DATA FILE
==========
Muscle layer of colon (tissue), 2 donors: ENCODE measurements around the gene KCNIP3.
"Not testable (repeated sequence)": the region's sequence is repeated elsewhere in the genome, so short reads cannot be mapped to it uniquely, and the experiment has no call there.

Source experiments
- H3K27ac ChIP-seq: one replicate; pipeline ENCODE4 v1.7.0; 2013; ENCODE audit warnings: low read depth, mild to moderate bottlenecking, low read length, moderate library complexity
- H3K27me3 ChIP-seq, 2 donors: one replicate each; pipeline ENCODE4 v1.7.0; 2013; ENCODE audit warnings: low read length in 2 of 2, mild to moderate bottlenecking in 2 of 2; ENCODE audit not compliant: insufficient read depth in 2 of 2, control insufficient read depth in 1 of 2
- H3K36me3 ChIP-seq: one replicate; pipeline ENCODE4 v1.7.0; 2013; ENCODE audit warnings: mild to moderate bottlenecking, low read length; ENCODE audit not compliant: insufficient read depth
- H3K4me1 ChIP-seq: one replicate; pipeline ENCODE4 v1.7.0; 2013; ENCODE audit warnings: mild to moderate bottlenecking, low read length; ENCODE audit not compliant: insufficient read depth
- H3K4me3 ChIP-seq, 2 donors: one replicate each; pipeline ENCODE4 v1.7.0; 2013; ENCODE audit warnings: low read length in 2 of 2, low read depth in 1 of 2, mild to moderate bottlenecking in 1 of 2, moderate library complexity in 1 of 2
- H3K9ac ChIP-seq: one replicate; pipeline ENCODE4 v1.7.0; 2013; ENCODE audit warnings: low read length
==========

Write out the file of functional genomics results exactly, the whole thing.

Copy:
Muscle layer of colon (tissue), 2 donors: ENCODE measurements around the gene KCNIP3.
"Not testable (repeated sequence)": the region's sequence is repeated elsewhere in the genome, so short reads cannot be mapped to it uniquely, and the experiment has no call there.

Source experiments
- H3K27ac ChIP-seq: one replicate; pipeline ENCODE4 v1.7.0; 2013; ENCODE audit warnings: low read depth, mild to moderate bottlenecking, low read length, moderate library complexity
- H3K27me3 ChIP-seq, 2 donors: one replicate each; pipeline ENCODE4 v1.7.0; 2013; ENCODE audit warnings: low read length in 2 of 2, mild to moderate bottlenecking in 2 of 2; ENCODE audit not compliant: insufficient read depth in 2 of 2, control insufficient read depth in 1 of 2
- H3K36me3 ChIP-seq: one replicate; pipeline ENCODE4 v1.7.0; 2013; ENCODE audit warnings: mild to moderate bottlenecking, low read length; ENCODE audit not compliant: insufficient read depth
- H3K4me1 ChIP-seq: one replicate; pipeline ENCODE4 v1.7.0; 2013; ENCODE audit warnings: mild to moderate bottlenecking, low read length; ENCODE audit not compliant: insufficient read depth
- H3K4me3 ChIP-seq, 2 donors: one replicate each; pipeline ENCODE4 v1.7.0; 2013; ENCODE audit warnings: low read length in 2 of 2, low read depth in 1 of 2, mild to moderate bottlenecking in 1 of 2, moderate library complexity in 1 of 2
- H3K9ac ChIP-seq: one replicate; pipeline ENCODE4 v1.7.0; 2013; ENCODE audit warnings: low read length